Senior defensive end Paul Crawford, demoted from the first team over a week ago, now isn't making the travel roster for Saturday's football season opener at Maryland. FIU coach Ron Turner wouldn't elaborate on whether this was behavorial (I don't get the idea Crawford's entirely endeared himself to the staff) or health. It could be both.
Whether or not Crawford would've been an impact player on defense, his 6-8 height and Elongated Man length up the middle definitely can affect field goal attempts. He blocked several during training camp.
The Q&A session with head football coach Ron Turner lasted 28 minutes and, once transcribed, extended to 70 newspaper column inches. The original budgeted space was 30 inches, which got pushed to 40 inches. Here's a good chunk of the 30 inches that didn't make the prime cut. Sort of like DVD extras.
Coaches must be teachers. What’s the schoolteacher parallel to Ron Turner? What subject would that teacher teach? What level of school?
“Probably high school. But any level. Teaching is teaching. I’m not sure what subject. Part of me wants to say history, part of me wants to say English. I do like history, I do like to read. Definitely not science, definitely not biology, definitely not math.”
What adjustment in dealing with players have you had to make again in going back to college after eight seasons in the NFL? Or have you had to make an adjustment?
“I don’t think there’s any major adjustments. Once you’re there, in the NFL or whatever, coaching’s coaching. Teaching is teaching. College ovviously, they’re younger, not quite as mature. In the NFL, you’re getting guys that are in the NFL because they’ve learned to do things right. Most of them are pretty accountable. Unless they have such tremendous talent that they don’t have to be and still play. Otherwise, they’d get cut. Biggest adjustment is dealing with the immaturity and youth of some of them.”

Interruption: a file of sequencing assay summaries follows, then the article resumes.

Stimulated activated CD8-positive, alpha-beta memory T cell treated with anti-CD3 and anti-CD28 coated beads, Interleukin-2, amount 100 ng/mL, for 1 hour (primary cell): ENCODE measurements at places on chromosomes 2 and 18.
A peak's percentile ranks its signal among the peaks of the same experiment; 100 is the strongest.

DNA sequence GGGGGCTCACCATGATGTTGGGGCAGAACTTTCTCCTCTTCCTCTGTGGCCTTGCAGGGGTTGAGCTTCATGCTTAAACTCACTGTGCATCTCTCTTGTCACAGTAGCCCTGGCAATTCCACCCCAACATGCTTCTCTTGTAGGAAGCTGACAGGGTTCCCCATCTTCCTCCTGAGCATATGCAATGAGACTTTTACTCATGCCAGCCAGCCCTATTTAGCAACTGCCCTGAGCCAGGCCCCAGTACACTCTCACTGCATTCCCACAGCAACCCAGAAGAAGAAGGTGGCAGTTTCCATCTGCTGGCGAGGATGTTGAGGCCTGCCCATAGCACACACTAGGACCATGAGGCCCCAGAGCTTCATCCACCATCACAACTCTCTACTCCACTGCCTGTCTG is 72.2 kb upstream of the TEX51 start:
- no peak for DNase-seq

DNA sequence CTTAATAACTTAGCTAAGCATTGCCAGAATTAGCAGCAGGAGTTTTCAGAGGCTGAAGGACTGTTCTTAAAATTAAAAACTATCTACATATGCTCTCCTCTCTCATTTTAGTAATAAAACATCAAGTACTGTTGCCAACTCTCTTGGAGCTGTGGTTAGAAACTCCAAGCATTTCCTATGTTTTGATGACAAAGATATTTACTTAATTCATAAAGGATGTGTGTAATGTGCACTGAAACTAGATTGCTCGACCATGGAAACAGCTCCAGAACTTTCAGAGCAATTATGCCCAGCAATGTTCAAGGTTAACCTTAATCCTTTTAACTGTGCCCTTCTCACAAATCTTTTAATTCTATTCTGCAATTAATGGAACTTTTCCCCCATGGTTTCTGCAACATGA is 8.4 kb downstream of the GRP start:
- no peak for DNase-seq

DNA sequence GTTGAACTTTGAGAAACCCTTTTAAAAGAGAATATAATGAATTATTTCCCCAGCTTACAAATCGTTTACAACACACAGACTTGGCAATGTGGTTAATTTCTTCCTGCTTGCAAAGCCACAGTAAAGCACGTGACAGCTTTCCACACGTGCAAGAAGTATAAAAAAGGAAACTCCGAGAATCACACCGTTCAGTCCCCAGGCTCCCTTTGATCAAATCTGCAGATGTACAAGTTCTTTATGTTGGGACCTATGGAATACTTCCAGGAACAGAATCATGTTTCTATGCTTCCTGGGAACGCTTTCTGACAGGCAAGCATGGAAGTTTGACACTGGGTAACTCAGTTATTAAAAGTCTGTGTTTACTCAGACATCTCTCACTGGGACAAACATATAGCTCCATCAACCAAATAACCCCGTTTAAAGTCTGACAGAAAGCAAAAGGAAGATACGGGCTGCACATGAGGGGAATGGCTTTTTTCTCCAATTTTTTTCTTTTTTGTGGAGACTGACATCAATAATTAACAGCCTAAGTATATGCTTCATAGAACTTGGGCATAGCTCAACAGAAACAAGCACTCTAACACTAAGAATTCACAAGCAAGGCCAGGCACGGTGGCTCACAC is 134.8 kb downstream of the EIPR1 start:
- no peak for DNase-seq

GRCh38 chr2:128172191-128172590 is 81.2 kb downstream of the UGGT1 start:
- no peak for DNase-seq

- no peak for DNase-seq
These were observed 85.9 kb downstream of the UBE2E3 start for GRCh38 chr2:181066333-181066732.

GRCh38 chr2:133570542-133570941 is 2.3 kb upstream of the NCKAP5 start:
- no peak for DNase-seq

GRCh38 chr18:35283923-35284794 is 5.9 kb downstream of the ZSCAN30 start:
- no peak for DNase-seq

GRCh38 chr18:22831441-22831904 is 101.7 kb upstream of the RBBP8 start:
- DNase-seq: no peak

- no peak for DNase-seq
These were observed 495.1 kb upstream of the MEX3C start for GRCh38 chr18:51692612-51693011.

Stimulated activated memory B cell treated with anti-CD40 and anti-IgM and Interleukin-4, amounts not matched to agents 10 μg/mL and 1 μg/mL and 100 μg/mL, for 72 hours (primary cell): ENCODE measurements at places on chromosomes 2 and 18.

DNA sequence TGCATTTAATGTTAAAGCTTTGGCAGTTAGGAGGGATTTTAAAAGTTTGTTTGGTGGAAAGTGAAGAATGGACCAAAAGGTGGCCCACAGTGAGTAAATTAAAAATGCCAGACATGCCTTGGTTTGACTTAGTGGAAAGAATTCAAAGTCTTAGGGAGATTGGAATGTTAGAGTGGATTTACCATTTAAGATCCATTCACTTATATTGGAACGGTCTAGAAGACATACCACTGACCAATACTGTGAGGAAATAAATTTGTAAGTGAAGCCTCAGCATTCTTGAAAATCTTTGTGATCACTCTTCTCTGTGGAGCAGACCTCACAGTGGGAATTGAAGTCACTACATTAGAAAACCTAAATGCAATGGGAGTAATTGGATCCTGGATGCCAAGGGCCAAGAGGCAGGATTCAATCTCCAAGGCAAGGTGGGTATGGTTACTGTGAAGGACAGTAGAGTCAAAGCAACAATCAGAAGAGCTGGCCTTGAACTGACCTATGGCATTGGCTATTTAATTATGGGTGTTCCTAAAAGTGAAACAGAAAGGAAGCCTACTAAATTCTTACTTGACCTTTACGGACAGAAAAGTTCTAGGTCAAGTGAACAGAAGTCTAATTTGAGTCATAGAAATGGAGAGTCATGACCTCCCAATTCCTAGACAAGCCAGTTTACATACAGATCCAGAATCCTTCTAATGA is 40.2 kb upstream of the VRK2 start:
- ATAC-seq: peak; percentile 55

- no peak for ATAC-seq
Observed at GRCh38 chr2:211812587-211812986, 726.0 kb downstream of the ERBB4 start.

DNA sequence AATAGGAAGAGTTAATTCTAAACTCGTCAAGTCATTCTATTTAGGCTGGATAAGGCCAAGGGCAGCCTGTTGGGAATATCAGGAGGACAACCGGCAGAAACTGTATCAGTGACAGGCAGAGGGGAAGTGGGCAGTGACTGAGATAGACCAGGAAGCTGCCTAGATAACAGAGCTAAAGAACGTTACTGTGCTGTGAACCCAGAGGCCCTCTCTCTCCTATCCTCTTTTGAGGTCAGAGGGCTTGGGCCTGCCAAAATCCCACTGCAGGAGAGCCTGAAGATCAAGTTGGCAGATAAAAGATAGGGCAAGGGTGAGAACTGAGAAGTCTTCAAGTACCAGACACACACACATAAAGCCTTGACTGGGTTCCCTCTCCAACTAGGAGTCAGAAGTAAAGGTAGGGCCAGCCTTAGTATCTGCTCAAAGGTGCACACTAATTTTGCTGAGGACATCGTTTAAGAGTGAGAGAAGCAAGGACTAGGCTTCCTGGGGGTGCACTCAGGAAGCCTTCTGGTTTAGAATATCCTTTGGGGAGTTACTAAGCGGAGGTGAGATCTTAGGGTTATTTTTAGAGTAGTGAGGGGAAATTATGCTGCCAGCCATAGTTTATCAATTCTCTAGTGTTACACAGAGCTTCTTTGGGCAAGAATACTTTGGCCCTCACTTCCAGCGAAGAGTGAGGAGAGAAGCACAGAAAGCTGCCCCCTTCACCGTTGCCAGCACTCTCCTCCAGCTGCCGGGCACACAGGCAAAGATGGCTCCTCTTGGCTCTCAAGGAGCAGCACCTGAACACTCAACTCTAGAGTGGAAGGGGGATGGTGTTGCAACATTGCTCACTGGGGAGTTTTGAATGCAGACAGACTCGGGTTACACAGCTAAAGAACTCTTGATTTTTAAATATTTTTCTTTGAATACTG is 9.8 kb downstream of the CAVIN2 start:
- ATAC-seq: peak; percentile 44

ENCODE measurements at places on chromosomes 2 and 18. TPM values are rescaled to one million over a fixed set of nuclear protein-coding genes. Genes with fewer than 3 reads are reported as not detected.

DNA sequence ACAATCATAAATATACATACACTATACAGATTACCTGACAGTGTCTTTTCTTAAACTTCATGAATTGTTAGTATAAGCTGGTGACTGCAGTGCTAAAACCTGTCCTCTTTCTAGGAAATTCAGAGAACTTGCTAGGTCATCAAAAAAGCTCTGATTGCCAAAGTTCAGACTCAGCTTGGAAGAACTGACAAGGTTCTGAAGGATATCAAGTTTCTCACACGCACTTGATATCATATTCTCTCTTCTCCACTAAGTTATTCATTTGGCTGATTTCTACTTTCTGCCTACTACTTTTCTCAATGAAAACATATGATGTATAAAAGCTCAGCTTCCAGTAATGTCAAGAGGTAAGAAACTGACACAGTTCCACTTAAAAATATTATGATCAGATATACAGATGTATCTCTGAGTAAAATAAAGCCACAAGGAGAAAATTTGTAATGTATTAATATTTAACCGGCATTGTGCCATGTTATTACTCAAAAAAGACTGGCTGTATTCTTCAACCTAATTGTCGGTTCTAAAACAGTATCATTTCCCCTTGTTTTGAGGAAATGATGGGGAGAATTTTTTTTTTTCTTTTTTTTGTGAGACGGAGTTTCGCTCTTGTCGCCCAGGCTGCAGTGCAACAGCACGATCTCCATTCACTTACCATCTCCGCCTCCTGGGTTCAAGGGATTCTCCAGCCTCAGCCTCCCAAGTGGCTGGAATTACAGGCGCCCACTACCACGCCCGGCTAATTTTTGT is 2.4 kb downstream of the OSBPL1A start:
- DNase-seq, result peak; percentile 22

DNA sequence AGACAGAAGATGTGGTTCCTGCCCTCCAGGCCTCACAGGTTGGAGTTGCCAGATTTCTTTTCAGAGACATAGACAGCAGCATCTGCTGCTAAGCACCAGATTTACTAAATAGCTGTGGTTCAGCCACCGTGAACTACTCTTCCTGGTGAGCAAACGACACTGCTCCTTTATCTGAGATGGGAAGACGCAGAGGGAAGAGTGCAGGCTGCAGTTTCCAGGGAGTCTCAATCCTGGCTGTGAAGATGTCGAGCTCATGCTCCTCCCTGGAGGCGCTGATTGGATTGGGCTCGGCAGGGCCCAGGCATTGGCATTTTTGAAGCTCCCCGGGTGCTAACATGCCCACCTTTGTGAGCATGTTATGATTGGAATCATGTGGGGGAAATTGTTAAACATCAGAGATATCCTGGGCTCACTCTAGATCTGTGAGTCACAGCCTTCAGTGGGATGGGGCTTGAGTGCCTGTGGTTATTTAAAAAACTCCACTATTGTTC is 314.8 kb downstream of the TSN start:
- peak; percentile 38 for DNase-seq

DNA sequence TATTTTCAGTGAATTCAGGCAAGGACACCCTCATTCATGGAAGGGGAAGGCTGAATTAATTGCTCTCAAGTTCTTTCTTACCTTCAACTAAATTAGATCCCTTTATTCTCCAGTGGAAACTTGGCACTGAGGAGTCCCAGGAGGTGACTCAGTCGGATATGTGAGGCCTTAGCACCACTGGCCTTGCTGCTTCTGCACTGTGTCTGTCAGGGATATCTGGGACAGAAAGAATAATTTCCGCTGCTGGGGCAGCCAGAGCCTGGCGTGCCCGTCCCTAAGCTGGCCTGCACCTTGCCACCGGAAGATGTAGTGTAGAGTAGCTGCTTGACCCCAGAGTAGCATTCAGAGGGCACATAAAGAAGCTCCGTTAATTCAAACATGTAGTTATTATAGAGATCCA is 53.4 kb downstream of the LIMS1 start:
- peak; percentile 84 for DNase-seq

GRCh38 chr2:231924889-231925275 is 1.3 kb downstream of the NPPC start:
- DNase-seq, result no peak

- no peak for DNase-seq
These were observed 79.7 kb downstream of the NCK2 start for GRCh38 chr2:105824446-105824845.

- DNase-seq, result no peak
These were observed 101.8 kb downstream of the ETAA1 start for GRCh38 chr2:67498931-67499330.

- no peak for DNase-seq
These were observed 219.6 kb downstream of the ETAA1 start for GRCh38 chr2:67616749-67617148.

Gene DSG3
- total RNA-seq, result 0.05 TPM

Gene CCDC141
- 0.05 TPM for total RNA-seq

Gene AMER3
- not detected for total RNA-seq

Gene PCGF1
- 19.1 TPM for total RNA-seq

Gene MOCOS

When you sell yourself as a coach to an athletic director, another coach or a parent, what assets of Ron Turner do you first advertise?
“I think the biggest thing is my character, what things I believe in. The kinds of things I learned from my mother, about how you treat people, doing what’s right, working hard. But, most importantly, treating people right, treating the players with respect. Giving them the respect they deserve and that they’ve earned. Treating it like a family.
“When I talked to (athletic director) Pete (Garcia) and President Rosenberg about this job, I made them understand this will be my football family, but my personal family is very important to me. Through all the years of coaching – long hours, we’re gone a lot -- but I’ve always made sure I made the effort to be around. To get involved in as many of their activities as I could. To be there every possible minute that I could and involve them in what I’m doing. And I encourage our coaches to have their families, their kids around so our players see how important that is.”
Ever a moment as a father that you question the devotion coaching requires?